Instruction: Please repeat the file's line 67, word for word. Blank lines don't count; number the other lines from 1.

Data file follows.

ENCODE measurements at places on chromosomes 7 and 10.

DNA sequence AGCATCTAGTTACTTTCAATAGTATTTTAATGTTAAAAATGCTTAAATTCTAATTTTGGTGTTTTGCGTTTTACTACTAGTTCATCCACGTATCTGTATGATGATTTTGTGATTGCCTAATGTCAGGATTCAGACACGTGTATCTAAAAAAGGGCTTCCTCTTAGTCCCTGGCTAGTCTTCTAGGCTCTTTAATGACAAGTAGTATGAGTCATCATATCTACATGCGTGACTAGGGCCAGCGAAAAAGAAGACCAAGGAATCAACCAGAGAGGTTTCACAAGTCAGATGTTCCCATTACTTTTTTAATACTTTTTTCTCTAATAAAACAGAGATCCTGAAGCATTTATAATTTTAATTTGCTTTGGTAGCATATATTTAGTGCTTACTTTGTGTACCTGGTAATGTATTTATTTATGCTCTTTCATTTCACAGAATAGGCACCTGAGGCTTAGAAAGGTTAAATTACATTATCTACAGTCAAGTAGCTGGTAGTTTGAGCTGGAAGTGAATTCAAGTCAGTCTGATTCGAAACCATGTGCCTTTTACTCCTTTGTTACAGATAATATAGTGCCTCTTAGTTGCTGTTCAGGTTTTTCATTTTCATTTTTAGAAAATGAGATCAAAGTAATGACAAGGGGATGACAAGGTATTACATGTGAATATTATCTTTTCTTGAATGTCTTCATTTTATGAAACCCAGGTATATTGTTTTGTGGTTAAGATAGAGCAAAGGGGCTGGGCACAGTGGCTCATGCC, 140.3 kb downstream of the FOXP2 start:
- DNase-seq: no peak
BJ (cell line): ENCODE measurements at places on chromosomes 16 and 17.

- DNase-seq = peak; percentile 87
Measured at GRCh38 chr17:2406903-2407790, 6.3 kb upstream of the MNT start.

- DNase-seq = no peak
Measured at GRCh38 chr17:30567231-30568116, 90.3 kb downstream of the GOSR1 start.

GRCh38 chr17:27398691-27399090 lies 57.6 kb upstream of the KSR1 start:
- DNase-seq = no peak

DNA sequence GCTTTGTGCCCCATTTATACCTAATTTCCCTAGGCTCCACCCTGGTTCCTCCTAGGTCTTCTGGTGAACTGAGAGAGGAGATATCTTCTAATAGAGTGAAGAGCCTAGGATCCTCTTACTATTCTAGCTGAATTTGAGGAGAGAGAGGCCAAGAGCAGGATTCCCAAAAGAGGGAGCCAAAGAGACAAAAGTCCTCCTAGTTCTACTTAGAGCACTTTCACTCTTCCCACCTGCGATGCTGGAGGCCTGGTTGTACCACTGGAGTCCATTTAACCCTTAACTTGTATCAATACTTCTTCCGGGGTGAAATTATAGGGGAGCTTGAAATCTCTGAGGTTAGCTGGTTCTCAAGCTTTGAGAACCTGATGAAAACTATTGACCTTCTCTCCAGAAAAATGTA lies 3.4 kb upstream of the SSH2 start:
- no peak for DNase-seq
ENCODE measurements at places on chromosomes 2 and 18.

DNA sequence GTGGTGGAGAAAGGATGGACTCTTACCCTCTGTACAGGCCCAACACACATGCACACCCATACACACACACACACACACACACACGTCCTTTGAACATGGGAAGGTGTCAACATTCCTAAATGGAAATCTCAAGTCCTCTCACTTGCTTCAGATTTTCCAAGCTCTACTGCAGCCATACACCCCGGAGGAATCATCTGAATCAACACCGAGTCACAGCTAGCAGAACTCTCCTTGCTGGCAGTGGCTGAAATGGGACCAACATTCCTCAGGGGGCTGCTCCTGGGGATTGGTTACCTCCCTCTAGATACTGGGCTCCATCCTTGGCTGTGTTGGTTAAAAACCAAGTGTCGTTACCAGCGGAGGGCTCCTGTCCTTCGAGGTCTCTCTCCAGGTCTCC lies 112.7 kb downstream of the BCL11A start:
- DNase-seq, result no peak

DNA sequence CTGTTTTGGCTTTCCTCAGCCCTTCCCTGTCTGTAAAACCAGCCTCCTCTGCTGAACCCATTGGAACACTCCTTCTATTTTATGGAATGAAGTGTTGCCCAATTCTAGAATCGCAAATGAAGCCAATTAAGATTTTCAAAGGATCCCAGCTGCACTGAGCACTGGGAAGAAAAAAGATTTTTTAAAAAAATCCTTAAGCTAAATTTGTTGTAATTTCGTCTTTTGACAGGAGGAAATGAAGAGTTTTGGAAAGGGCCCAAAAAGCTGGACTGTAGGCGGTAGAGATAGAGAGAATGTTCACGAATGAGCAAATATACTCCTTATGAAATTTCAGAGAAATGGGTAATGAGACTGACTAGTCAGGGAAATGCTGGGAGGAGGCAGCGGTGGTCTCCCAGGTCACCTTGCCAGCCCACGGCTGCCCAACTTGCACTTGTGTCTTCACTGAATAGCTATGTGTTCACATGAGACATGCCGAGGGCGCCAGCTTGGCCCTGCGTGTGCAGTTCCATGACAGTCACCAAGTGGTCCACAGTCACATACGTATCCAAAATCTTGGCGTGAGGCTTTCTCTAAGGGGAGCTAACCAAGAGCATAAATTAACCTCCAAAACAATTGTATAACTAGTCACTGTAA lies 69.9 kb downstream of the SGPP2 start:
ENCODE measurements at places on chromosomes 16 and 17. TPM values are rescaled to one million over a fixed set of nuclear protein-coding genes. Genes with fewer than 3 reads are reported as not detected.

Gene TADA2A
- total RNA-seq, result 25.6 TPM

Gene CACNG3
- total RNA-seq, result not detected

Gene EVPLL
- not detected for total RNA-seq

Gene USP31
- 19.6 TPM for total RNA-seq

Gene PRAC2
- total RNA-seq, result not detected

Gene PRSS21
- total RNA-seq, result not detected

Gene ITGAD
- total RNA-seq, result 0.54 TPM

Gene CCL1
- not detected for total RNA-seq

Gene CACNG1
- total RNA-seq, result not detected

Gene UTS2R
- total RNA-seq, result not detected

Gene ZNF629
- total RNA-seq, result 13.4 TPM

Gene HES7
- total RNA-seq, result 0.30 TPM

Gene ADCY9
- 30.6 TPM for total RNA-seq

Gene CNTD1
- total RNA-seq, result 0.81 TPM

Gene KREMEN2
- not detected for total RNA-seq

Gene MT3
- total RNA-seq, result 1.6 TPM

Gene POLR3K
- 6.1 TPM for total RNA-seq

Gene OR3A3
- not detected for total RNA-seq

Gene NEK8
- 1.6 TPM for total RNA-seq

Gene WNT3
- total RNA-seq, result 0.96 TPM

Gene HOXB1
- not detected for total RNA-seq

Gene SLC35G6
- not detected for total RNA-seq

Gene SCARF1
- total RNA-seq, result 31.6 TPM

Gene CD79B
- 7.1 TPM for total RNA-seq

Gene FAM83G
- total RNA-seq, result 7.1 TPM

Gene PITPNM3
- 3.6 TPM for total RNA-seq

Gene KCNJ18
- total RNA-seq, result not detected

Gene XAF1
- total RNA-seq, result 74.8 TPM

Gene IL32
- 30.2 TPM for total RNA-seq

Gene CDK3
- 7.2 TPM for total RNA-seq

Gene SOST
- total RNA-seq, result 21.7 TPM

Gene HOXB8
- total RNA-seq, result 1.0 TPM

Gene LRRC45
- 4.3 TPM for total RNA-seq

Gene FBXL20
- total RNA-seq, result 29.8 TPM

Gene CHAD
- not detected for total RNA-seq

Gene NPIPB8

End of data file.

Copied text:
- total RNA-seq, result 7.1 TPM